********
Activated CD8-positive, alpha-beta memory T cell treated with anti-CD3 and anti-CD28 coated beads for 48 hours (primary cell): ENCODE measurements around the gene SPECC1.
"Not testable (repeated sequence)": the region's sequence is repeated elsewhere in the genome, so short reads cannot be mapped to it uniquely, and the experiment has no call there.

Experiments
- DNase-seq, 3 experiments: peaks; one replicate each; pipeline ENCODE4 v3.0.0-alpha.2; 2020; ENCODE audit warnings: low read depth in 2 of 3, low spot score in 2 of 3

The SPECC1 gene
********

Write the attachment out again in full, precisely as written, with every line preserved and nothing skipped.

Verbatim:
Activated CD8-positive, alpha-beta memory T cell treated with anti-CD3 and anti-CD28 coated beads for 48 hours (primary cell): ENCODE measurements around the gene SPECC1.
"Not testable (repeated sequence)": the region's sequence is repeated elsewhere in the genome, so short reads cannot be mapped to it uniquely, and the experiment has no call there.

Experiments
- DNase-seq, 3 experiments: peaks; one replicate each; pipeline ENCODE4 v3.0.0-alpha.2; 2020; ENCODE audit warnings: low read depth in 2 of 3, low spot score in 2 of 3

The SPECC1 gene